Couple hosting Seventh Summit sendoff party |

Couple hosting Seventh Summit sendoff party

Kristine and Brandon Chalk on Kala Pattar's summit with Everest looming behind. The two are tackling their seventh of the Seven Summits together, Mount Vinson in Antarctica.
Special to the Daily |

EAGLE COUNTY — Brandon and Kristine Chalk may be a match made in heaven, and they are climbing toward it.

They leave in a week and a half for Mount Vinson in Antarctica, the seventh of their Seven Summits together. The Seven Summits are the highest mountain on each of the seven continents and when they summit Vinson, they’ll have bagged them all together.

“Going for the summit can be a life or death decision, and we make them together,” Kristine said.

They’ve been married four years and celebrated their honeymoon on Mount Everest, the third of their Seven Summits.

“In lieu of china, we asked for donations for our Everest trip,” Kristine said, laughing.

When they summited Everest, they became the youngest American couple ever to do it, according to the Himalayan database that keeps track of that sort of thing. Brandon was 32 and Kristine was 31 when they made it to the top.

A blizzard forced them back from their first summit attack, but the next day they pushed seven hours to reach the top, 29,035 feet. They took in the views, took in some oxygen and headed back down after about 20 minutes.

They scaled Aconcagua in Argentina together, Brandon’s second time and Kristine’s first. Kilimanjaro in Africa was the summer of 2011.

High on their checklist is an actual honeymoon, somewhere warm.

They thought about an Asian honeymoon after descending Everest, but by that time they’d been on the mountain for 60 days and out of the country three months.

Mountains and marriage

Marriage means metaphorically putting your life in someone else’s hands. When climbing the world’s tallest mountains, it’s real. The Seven Summits will make several serious attempts to kill you.

In all this climbing, they’ve never had one moment when they looked at each other and wondered what they were thinking. They’re insistent. Never, not once.

“It became apparent last year when we had another climbing partner. He’s a great guy, but when it was just the two of us everything was so much smoother. We just know each other so well,” Kristine said.

Brandon says Kristine is mentally stronger than he is, especially when it comes to the big trips. She says he’s a better technical climber.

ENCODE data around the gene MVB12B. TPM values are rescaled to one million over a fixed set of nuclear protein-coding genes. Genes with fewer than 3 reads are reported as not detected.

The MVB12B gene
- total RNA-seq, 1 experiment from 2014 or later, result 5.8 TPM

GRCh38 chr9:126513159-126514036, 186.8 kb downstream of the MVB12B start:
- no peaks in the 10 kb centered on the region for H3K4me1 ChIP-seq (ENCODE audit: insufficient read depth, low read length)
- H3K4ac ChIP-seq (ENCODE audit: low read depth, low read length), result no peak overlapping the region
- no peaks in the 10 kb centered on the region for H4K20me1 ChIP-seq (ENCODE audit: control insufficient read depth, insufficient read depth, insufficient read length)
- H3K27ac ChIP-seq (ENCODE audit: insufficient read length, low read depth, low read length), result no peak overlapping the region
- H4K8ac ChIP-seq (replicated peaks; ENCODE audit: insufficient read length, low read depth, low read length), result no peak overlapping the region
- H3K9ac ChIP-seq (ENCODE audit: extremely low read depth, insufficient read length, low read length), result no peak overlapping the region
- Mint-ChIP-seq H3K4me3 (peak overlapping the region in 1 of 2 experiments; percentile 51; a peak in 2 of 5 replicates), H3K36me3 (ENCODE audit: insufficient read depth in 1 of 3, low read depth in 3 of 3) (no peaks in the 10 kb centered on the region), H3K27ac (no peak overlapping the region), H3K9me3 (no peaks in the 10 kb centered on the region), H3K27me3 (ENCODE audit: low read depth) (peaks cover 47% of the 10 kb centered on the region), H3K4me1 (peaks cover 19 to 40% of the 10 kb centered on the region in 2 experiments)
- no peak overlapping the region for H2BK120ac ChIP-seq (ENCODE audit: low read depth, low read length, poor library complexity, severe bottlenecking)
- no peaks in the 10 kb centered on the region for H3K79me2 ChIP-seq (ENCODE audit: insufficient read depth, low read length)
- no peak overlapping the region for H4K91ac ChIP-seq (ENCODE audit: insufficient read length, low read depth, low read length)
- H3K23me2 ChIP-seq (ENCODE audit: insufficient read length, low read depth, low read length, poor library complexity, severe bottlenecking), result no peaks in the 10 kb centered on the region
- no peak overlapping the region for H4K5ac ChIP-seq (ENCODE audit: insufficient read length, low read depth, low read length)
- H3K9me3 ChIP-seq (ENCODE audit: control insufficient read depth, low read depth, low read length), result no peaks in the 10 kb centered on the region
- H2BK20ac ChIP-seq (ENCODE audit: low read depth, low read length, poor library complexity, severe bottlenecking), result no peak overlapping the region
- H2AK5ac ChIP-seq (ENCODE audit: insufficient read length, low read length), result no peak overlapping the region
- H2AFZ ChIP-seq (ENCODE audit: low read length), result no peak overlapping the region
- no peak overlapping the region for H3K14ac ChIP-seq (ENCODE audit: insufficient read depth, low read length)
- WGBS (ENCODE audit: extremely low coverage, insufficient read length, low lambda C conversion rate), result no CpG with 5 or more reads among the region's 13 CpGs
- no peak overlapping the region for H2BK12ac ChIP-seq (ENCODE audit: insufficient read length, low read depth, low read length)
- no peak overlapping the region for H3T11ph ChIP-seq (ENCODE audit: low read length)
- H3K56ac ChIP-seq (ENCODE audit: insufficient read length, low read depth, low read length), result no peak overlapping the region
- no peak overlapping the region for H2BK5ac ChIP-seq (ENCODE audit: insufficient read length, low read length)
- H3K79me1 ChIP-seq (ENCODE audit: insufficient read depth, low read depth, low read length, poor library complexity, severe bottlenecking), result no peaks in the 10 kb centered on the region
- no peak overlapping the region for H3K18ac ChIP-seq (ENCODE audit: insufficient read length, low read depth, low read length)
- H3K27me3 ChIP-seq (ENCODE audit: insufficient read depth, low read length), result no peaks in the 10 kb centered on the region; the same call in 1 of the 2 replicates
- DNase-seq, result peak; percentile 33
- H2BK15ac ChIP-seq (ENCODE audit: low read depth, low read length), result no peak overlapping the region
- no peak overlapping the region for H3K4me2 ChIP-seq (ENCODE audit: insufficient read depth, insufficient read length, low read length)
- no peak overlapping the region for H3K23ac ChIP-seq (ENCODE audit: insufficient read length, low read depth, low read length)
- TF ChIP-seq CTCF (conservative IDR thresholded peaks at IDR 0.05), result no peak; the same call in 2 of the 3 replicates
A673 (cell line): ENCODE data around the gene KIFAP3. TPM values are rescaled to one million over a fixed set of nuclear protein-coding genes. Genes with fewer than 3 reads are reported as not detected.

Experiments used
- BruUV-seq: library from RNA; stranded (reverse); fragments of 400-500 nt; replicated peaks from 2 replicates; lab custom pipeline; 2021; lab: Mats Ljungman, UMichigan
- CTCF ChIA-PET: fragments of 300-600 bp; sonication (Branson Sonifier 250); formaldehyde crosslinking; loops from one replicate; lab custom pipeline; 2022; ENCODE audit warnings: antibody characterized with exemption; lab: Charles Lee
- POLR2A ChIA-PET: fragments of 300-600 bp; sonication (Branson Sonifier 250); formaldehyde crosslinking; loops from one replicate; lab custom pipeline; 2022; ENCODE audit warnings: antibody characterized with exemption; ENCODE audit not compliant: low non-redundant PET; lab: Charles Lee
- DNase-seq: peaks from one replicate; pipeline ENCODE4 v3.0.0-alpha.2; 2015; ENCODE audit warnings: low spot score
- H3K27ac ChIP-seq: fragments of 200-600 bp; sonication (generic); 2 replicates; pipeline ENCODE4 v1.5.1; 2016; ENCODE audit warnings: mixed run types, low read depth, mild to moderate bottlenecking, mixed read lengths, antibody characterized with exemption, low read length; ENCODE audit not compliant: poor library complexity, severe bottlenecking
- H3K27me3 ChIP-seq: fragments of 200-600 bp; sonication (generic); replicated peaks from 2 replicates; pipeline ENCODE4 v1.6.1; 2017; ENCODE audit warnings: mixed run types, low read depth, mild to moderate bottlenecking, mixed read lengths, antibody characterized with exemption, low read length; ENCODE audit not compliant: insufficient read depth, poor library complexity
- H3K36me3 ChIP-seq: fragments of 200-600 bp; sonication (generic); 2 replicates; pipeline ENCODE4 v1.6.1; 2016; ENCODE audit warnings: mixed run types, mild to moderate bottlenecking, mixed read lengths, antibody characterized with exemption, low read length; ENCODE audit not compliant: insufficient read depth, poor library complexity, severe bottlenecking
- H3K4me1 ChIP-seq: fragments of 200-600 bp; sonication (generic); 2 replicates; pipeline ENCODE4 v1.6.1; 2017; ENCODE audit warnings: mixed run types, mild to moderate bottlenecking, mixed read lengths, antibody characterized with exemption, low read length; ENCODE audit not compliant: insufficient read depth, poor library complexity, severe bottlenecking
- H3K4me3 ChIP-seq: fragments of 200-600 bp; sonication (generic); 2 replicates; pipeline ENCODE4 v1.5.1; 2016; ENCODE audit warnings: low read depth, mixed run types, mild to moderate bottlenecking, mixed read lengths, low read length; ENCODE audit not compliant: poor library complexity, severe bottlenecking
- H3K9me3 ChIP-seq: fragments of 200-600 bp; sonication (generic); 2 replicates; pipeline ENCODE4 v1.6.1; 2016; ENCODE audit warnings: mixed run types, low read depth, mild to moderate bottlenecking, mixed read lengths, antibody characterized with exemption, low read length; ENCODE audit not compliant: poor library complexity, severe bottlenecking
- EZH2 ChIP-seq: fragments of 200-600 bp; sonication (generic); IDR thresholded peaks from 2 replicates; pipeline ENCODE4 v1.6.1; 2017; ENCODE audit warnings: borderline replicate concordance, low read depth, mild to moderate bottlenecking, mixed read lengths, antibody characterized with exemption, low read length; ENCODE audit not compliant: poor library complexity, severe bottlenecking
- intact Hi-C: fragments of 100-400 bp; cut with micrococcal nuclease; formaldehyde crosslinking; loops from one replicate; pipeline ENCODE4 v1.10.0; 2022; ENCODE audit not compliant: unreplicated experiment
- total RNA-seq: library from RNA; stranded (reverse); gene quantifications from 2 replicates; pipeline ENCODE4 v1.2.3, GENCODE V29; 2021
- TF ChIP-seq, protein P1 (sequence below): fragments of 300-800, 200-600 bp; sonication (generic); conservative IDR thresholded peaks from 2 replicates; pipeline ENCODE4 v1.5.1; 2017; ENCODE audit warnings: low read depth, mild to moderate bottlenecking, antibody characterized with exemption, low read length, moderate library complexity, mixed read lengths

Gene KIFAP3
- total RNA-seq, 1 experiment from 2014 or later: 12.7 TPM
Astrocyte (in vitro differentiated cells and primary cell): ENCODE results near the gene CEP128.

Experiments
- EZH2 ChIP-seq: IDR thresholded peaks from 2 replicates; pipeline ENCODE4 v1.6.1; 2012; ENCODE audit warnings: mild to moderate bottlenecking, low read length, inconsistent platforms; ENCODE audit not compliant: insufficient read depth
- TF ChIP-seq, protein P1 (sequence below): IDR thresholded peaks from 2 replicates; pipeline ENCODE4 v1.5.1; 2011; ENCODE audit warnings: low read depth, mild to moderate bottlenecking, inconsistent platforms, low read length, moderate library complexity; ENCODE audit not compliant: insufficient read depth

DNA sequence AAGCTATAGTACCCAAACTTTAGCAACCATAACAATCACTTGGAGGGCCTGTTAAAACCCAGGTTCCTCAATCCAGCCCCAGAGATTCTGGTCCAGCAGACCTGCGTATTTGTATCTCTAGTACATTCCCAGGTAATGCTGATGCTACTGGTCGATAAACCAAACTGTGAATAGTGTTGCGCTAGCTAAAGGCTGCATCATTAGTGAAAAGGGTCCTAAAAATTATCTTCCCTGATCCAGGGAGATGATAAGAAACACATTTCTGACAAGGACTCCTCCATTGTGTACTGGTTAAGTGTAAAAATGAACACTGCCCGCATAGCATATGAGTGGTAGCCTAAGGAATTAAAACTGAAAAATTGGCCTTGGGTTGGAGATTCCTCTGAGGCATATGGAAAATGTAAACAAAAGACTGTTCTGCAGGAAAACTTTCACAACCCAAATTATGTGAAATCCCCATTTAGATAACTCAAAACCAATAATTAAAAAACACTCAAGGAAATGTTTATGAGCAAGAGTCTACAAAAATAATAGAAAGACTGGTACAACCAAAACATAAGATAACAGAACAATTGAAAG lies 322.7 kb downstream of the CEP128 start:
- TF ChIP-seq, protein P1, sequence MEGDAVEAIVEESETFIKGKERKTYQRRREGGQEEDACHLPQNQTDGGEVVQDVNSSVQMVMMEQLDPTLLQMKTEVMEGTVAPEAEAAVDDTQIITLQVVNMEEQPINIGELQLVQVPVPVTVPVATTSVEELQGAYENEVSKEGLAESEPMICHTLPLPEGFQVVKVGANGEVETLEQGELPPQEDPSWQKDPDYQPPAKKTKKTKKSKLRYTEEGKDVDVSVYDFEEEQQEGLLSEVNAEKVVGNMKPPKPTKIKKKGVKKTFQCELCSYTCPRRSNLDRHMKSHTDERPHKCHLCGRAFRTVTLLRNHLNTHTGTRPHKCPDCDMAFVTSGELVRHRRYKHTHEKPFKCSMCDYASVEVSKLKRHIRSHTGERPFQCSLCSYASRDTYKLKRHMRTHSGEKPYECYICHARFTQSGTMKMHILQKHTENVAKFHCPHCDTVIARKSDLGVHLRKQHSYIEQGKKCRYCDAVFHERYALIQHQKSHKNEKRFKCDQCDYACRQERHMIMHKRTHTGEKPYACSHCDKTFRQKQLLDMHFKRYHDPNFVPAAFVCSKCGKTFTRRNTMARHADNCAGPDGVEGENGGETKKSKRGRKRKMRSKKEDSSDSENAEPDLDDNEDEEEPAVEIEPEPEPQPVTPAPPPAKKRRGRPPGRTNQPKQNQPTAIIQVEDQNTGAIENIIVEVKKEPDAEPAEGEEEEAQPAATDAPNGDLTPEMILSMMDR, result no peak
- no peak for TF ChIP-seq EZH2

They met climbing when a mutual friend introduced them. For a few years, they were just climbing buddies, but as they started talking about their Mount McKinley climb in Alaska’s Denali National Park — the first of their Seven Summits — they spent all their time together planning and training.

“Somewhere in all that time we looked at each other and said, ‘Hey!’” Kristine said.

Climbers occasionally think they’re done with all this, or they’re too sick to ascend, but both Chalks say they’ve have never had that moment with each other.

“It’s the best of both worlds,” Kristine said.

Kristine teaches fourth grade at Red Sandstone Elementary in Vail. Brandon is a mechanical engineer with Beaudin Ganze in Avon.

“We’re regular people with regular jobs. We don’t do this professionally,” Kristine said.

And then there was one

Mount Vinson in Antarctica is their last one because it’s the most expensive and most remote. Mount Everest cost them $50,000 together. The Vinson expedition is $78,000 for the two.

Also, it fits into Kristine’s school calendar. They’ll be back by Jan. 5, when Christmas break ends and Kristine has to be back in class.

It’s the dead of summer at the South Pole, which means the daytime temperature on Mount Vinson will “soar” to between -10 degrees and zero. That does not account for the wind, and there’s always wind.

But the sun never sets, so they’ll have that going for them.

Mount Vinson is 16,066 feet. They figure they’ll be on the mountain between four and seven days.

Mount Vinson is 700 miles inland. They fly into Punta Arenas, the furthest south city in the world. From there they take a five-hour flight on a Russian cargo plane to a base camp on Union Glacier. It’s just permanent tents for South Pole trekkers, climbers and researchers. Once they get there, they take a small plane to the base of the mountain and start climbing.

“This one is more expensive than Everest because it’s so remote, but it’ll be an adventure,” Brandon said. “I can’t imagine anyone would go there to climb this mountain if they weren’t doing the Seven Summits.”

When they’re done, they’ll do what they’ve always done, climb, but on mountains no one has heard of, maybe the Himalayas, maybe something closer to home, and always with each other.

Staff Writer Randy Wyrick can be reached at 970-748-2935 and

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